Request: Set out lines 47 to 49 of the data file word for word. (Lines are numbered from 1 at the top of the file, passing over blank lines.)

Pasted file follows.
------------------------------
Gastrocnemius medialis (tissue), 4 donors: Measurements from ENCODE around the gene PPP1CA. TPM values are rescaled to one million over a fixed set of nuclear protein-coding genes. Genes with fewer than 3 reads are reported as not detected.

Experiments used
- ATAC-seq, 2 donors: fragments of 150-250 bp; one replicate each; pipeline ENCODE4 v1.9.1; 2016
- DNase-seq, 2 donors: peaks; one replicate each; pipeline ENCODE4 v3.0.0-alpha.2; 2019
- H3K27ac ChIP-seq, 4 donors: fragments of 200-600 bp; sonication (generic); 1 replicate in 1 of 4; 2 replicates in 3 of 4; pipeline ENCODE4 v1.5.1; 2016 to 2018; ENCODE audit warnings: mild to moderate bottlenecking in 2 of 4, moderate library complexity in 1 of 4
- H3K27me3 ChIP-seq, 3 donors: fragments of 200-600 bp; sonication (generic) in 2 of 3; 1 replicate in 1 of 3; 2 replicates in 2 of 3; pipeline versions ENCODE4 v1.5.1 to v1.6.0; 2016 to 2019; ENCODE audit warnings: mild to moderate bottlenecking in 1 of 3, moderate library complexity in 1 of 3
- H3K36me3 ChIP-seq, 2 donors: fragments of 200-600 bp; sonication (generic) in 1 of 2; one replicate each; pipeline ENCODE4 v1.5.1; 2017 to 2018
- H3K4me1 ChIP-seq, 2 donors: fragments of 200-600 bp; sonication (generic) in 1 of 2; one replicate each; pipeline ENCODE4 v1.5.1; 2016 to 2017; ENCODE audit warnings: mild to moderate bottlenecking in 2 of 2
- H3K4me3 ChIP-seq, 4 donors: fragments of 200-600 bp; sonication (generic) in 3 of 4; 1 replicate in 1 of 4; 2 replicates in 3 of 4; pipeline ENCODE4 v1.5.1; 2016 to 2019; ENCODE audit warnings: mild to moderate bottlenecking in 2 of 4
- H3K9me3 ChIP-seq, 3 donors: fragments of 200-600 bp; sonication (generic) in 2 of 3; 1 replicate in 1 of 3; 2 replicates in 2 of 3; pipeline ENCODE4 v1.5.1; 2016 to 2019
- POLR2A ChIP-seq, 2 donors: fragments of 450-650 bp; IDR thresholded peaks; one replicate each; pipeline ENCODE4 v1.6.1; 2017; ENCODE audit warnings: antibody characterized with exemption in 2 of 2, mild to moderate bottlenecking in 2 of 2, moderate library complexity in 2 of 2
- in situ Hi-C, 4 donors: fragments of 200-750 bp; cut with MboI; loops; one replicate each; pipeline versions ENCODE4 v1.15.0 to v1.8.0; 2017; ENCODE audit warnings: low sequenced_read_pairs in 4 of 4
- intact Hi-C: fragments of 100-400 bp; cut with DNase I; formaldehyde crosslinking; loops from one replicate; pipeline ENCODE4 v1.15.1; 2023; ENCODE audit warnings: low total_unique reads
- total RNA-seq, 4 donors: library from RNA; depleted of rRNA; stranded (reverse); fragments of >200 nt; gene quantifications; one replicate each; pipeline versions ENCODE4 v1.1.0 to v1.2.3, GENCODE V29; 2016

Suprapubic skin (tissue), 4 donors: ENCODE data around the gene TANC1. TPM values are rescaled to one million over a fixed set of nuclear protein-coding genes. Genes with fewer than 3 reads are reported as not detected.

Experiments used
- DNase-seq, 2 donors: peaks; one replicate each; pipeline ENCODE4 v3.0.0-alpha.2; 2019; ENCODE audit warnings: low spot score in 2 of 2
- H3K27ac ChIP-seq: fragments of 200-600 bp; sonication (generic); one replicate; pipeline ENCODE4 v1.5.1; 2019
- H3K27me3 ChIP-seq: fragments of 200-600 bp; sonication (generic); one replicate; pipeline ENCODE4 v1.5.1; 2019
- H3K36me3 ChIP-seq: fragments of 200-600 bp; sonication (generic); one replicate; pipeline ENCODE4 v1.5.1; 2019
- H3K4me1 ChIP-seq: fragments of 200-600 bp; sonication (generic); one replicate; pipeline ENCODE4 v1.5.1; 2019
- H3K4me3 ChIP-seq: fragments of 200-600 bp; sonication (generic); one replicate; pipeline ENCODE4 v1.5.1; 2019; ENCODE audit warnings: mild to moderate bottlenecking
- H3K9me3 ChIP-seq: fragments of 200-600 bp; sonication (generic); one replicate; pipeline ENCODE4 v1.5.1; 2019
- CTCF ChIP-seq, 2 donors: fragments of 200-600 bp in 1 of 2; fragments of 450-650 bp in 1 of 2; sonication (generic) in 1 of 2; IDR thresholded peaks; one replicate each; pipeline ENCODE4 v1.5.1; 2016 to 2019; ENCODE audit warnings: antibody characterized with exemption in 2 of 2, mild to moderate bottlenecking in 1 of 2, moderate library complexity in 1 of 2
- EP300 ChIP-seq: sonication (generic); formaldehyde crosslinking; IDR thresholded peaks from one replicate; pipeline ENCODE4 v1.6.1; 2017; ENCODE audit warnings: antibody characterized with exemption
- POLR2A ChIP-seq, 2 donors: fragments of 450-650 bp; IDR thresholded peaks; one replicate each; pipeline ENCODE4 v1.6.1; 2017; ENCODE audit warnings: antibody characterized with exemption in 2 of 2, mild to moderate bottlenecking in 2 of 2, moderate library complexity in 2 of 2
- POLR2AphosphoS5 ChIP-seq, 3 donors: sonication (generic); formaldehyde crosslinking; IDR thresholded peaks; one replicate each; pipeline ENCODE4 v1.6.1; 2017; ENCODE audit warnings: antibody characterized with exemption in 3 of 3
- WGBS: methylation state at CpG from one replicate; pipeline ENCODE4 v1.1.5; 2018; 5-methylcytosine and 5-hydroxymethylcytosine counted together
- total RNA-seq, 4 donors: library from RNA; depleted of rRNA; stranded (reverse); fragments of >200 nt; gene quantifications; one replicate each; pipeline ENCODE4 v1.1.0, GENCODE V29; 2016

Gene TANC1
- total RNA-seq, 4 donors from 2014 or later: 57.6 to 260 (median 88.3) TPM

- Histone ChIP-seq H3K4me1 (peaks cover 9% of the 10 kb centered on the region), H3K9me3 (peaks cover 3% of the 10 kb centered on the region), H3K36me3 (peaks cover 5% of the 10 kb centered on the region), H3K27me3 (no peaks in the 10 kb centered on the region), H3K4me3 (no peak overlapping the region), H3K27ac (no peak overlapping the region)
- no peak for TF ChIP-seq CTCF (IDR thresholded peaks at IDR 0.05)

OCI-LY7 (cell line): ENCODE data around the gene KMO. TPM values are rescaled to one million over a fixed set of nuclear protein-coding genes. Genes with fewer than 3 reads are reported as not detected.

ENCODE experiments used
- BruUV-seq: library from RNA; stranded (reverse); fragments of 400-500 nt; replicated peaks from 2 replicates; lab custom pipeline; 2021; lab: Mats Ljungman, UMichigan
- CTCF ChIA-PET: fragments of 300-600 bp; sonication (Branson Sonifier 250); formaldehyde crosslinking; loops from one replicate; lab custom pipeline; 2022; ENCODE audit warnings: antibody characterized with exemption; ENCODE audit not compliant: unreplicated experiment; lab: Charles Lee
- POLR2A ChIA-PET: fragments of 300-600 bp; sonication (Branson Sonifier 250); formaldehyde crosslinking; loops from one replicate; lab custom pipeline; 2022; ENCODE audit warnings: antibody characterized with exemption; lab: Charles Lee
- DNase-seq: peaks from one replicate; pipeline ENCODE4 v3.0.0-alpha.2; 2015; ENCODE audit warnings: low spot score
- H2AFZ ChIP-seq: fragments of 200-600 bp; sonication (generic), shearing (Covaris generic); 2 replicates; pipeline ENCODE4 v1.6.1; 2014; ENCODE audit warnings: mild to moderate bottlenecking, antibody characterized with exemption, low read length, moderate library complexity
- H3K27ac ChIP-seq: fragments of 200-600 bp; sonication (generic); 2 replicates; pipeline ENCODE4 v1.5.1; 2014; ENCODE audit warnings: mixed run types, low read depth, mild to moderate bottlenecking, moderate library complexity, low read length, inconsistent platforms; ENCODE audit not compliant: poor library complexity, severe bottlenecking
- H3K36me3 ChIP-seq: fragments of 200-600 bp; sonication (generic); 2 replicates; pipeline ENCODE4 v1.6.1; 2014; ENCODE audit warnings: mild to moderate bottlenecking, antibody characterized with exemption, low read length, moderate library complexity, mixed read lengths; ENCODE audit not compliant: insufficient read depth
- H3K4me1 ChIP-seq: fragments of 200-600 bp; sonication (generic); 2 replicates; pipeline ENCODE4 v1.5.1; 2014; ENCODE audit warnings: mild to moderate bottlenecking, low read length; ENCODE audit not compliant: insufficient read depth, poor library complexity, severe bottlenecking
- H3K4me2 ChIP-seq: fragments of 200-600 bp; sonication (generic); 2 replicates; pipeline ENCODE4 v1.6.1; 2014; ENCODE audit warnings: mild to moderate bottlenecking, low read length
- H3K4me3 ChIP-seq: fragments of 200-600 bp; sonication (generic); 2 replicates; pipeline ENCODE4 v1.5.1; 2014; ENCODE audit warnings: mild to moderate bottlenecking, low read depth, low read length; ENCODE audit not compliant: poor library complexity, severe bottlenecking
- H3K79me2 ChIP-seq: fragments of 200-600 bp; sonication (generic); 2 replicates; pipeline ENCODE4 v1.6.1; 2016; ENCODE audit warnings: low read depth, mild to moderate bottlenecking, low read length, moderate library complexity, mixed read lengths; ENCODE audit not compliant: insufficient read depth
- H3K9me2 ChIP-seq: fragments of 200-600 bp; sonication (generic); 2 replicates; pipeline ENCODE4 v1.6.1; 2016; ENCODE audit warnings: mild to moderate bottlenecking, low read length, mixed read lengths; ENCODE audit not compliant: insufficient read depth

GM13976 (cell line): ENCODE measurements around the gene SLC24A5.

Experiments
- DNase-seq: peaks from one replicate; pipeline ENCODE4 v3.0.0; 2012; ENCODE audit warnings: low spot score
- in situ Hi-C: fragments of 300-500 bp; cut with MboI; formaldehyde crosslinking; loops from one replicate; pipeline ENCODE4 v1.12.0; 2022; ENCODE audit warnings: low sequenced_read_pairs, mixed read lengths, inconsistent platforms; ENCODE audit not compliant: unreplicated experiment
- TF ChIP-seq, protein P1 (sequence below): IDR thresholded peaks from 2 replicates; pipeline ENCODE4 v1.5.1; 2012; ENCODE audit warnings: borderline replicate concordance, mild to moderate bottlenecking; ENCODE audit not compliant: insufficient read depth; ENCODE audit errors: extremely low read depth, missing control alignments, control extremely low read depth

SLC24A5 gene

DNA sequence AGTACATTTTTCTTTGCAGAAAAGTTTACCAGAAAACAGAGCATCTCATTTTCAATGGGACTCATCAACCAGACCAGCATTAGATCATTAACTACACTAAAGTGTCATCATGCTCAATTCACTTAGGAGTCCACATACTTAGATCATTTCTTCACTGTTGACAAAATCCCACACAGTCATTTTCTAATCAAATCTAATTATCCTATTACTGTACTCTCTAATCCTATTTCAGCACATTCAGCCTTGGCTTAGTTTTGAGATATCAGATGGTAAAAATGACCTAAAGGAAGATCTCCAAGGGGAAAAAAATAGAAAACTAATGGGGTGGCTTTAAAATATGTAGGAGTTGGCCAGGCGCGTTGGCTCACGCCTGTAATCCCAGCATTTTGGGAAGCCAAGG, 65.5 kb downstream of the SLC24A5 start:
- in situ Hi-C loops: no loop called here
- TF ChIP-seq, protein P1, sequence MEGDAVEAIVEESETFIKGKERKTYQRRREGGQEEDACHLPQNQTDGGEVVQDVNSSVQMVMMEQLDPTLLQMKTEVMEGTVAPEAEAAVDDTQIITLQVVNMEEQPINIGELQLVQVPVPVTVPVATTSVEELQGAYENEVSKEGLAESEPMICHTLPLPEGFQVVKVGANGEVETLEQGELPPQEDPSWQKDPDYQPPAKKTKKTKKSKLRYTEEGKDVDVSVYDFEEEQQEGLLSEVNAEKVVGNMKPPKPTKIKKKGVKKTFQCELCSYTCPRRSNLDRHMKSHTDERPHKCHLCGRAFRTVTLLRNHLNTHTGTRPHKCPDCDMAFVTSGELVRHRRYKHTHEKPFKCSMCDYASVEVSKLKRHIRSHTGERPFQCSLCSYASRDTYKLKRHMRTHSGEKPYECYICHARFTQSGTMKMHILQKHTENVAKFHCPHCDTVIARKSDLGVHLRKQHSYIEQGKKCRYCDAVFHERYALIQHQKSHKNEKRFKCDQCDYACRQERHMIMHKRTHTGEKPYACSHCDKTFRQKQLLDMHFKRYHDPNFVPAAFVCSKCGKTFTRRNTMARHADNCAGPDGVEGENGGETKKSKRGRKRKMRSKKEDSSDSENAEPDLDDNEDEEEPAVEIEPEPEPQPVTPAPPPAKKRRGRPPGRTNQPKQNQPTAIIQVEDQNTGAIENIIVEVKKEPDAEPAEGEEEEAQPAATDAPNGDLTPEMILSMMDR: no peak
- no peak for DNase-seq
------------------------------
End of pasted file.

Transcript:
- H3K9me2 ChIP-seq: fragments of 200-600 bp; sonication (generic); 2 replicates; pipeline ENCODE4 v1.6.1; 2016; ENCODE audit warnings: mild to moderate bottlenecking, low read length, mixed read lengths; ENCODE audit not compliant: insufficient read depth

GM13976 (cell line): ENCODE measurements around the gene SLC24A5.

Experiments